Statement before Glenn A. Walsh
City Council Electronic Mail: < firstname.lastname@example.org >
Public Hearing Internet Web Site: < http://www.andrewcarnegie.cc >
2003 November 5
Good afternoon. I am Glenn A.
108 years ago, today, The Carnegie Library of Pittsburgh started service to the residents of the City of
--paid for almost completely by the tax dollars of City, County, and State residents. Pittsburgh
Yet, this morning’s Pittsburgh Post-Gazette reports that Carnegie Library, only a week and a half ago, signed a lease for the proposed new library space—even though they knew a public hearing before City Council was scheduled for today. This arrogant behavior is not surprising. On September 9, Carnegie Library officials told about 75 Hazelwood residents at a meeting, in the auditorium they intend to abandon, that the Library move was a done-deal, despite the fact that the majority of the residents in attendance opposed the proposed library move. Yet, Carnegie Library Director Herb Elish had told the Regional Asset District Board, just two weeks earlier, that no decision would be made until the neighborhood residents were consulted.
The decision to move the library was made by the Carnegie Library Board of Trustees, behind closed doors, which is in direct violation of the Pennsylvania Sunshine Act and the Pennsylvania Library Code. According to the Pennsylvania Library Code, all public libraries receiving State funding are considered legal extensions of municipal government, and hence, are all subject to the Pennsylvania Sunshine Act.
In the Trust agreement that set-up Carnegie Library, Andrew Carnegie stipulated that the Library created by his Trust must comply with State law. The current Carnegie Library Board is in violation of State law, so long as board meetings are not held in complete compliance with the Pennsylvania Library Code and Pennsylvania Sunshine Act.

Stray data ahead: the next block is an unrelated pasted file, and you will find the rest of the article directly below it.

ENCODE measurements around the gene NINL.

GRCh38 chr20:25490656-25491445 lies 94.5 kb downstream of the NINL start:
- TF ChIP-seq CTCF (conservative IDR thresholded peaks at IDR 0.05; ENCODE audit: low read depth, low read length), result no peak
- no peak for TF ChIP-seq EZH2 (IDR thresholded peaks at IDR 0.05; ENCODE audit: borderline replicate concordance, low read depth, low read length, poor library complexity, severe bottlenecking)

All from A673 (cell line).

Despite Carnegie Library’s blatant disregard for the wishes of the people of the Hazelwood neighborhood, Carnegie Library continues to implore
residents to contact the Governor and State Legislators for more library funding from the State. And, according to the Post-Gazette article, library money will now be used to pay property taxes, while the original building is tax-exempt! Why would city residents spend their time trying to help Carnegie Library, when Carnegie Library officials refuse to listen to the residents they serve—and who pay their salaries. Pittsburgh
Carnegie Library is acting as if they are a private corporation able to do as they please. Carnegie Library is a public institution, housed in publicly-owned buildings, with the vast majority of their funding coming from County and State taxpayers. The taxpayers have every right to expect such a public institution to comply with their wishes. And, this is what Andrew Carnegie wanted; otherwise, Andrew Carnegie would not have built public libraries !
The historic Hazelwood Branch
Library building is owned by the City of
Several of you sit on the Carnegie Library Board of Trustees. I ask that you insist that Carnegie Library abide by the wishes of the majority of Hazelwood residents and stop the proposed move of the Hazelwood Library, out of the historic building that has successfully hosted the library for more than 103 years.